Bad Space Weather Could Keep Astronauts Grounded Between 2026 and 2030

Violent storms and eruptions of superheated plasma from the Sun are what astronauts might have to face if they go on space missions between 2026 and 2030.
Boeing Exploration Upper Stage SLS 1 photo
Photo: Boeing
Thorough studies conducted by scientists at the University of Reading in the U.K. revealed that future space missions such as sending crews on the Moon, Mars, satellite operations and more, could be seriously affected by extreme space weather if they take place beyond the next five years.

Making long-term forecasts is a difficult job, because of the unpredictability of the space weather. However, certain patterns can help astronomers get an idea on the timing and intensity of such weather events.

The Sun follows a repetitive solar cycle and based on 150 years' worth of space weather data, scientists were able to find when the most extreme events usually occur during a cycle. It turns out that during even-numbered solar cycles, they usually occur early in the cycle, while in the case of odd-numbered cycles, they take place late in the cycle. Thus they were able to conclude that the solar cycle in which our Sun just entered in December 2019 (solar cycle 25) will get nasty toward the end.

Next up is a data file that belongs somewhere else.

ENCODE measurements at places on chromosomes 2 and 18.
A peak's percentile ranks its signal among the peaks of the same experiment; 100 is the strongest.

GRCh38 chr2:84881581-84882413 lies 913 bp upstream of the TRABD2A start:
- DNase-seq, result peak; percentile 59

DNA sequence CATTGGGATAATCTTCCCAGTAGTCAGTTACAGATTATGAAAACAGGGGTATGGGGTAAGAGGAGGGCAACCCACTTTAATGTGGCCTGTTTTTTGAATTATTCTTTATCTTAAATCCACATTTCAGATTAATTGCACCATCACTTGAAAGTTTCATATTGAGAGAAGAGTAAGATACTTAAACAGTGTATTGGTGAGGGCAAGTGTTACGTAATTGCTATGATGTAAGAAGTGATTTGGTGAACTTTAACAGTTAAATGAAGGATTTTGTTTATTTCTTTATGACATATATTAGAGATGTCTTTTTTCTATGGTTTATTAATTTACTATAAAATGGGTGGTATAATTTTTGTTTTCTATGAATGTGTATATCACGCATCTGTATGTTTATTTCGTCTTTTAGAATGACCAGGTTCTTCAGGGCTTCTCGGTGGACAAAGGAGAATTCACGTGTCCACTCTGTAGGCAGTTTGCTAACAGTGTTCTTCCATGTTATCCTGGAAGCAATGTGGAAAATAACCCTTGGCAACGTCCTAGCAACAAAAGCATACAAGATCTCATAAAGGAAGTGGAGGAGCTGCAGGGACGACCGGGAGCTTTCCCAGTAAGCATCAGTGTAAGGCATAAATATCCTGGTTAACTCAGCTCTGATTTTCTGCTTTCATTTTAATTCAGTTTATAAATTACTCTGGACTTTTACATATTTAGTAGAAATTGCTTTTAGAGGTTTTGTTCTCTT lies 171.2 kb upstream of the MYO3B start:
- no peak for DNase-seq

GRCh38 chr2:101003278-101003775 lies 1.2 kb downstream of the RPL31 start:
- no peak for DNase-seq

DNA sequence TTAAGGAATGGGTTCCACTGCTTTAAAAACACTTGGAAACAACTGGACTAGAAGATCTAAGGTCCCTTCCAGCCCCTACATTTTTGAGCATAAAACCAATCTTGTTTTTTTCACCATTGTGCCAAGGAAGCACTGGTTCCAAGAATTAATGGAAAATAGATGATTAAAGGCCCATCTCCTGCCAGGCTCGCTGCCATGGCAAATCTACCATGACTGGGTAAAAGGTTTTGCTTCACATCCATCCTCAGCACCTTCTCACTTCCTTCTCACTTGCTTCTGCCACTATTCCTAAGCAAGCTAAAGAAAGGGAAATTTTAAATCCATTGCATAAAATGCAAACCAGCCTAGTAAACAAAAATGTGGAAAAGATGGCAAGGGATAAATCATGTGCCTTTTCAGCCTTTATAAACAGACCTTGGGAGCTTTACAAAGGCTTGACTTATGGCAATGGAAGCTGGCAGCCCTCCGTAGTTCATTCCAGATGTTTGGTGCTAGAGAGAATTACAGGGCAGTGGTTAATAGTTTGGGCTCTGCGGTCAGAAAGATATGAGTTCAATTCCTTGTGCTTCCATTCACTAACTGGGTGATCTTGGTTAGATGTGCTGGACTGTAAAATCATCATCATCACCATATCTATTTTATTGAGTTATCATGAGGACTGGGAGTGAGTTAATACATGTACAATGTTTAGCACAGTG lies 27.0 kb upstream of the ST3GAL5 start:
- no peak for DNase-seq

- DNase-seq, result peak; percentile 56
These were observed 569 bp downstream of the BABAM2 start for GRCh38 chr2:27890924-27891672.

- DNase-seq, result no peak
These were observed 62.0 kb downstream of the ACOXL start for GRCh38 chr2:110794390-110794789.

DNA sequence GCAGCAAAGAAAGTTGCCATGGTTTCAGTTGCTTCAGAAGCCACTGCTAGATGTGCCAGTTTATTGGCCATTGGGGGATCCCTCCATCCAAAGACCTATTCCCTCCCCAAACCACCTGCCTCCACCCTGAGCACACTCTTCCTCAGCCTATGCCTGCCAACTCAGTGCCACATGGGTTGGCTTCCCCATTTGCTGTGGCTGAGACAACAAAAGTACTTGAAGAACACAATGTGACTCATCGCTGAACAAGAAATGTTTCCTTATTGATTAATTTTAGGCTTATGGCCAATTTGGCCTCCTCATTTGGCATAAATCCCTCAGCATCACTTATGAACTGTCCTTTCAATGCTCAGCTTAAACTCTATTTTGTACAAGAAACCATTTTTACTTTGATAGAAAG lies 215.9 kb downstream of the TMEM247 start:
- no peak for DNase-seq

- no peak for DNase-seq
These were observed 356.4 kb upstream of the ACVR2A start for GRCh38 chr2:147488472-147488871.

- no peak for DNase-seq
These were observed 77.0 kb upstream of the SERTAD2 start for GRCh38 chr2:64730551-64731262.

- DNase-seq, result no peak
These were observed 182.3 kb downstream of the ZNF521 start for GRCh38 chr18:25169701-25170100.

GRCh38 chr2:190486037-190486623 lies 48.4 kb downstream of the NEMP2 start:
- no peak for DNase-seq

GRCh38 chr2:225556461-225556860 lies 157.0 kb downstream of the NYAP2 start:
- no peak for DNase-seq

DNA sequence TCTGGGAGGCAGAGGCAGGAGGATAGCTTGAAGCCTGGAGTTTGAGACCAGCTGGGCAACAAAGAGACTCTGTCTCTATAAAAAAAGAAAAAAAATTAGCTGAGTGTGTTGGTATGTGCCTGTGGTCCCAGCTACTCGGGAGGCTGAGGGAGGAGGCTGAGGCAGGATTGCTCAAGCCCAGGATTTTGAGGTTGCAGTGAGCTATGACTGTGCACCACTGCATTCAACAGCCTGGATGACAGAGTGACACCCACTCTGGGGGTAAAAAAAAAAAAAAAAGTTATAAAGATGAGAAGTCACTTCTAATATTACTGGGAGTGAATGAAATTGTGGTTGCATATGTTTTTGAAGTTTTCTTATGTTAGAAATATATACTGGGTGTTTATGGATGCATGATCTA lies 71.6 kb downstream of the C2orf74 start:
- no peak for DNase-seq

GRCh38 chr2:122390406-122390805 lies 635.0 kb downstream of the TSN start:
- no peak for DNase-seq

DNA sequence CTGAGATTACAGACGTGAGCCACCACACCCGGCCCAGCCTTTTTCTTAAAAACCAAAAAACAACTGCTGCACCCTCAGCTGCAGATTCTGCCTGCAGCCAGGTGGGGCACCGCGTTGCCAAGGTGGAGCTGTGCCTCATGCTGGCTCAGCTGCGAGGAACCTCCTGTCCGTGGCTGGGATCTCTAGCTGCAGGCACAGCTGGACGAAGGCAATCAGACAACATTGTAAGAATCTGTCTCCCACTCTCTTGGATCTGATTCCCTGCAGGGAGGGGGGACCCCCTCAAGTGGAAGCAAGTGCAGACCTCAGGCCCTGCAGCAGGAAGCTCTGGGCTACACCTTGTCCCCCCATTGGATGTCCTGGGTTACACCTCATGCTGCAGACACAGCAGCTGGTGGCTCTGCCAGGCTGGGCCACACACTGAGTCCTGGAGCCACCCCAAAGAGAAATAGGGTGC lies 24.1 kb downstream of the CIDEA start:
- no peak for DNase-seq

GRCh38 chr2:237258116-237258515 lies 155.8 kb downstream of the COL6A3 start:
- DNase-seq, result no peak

What that means is that astronauts and satellites alike are at risk toward the end of this cycle, more specific between 2026 and 2030. Extreme space weather is expected to occur during this interval which can be dangerous and can cause major health issues as well as technical problems to astronauts. These weather events could even disrupt power grids on Earth.

These recently made discoveries might have space agencies reconsider or reschedule some of their future missions, to make sure they stay within the safe interval. For instance, NASA is working on its Artemis mission to send back astronauts to the Moon by 2024, although such a complex mission could easily be pushed forward late into the 2020s.
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About the author: Cristina Mircea
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Cristina’s always found writing more comfortable to do than speaking, which is why she chose print over broadcast media in college. When she’s not typing, she also loves riding non-motorized two-wheelers, going on hikes with her dog, and rocking her electric guitars.
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